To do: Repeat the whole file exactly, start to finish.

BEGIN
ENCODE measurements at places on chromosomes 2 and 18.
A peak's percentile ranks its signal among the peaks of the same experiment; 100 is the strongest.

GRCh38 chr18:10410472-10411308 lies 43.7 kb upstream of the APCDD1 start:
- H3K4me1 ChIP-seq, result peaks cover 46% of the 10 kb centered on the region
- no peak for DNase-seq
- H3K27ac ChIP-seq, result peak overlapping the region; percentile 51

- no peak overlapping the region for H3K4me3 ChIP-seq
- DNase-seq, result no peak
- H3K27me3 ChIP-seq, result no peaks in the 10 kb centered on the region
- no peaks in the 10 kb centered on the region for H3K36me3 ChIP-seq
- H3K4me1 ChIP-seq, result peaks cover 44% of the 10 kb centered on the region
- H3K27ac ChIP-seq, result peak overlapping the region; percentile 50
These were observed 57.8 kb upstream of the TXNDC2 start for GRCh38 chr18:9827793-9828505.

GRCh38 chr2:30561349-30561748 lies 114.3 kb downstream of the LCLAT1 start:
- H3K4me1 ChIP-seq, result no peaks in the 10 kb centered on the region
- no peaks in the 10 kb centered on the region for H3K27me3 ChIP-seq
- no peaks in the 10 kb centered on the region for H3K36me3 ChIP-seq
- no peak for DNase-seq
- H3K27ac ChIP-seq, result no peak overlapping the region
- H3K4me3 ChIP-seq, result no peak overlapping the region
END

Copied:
ENCODE measurements at places on chromosomes 2 and 18.
A peak's percentile ranks its signal among the peaks of the same experiment; 100 is the strongest.

GRCh38 chr18:10410472-10411308 lies 43.7 kb upstream of the APCDD1 start:
- H3K4me1 ChIP-seq, result peaks cover 46% of the 10 kb centered on the region
- no peak for DNase-seq
- H3K27ac ChIP-seq, result peak overlapping the region; percentile 51

- no peak overlapping the region for H3K4me3 ChIP-seq
- DNase-seq, result no peak
- H3K27me3 ChIP-seq, result no peaks in the 10 kb centered on the region
- no peaks in the 10 kb centered on the region for H3K36me3 ChIP-seq
- H3K4me1 ChIP-seq, result peaks cover 44% of the 10 kb centered on the region
- H3K27ac ChIP-seq, result peak overlapping the region; percentile 50
These were observed 57.8 kb upstream of the TXNDC2 start for GRCh38 chr18:9827793-9828505.

GRCh38 chr2:30561349-30561748 lies 114.3 kb downstream of the LCLAT1 start:
- H3K4me1 ChIP-seq, result no peaks in the 10 kb centered on the region
- no peaks in the 10 kb centered on the region for H3K27me3 ChIP-seq
- no peaks in the 10 kb centered on the region for H3K36me3 ChIP-seq
- no peak for DNase-seq
- H3K27ac ChIP-seq, result no peak overlapping the region
- H3K4me3 ChIP-seq, result no peak overlapping the region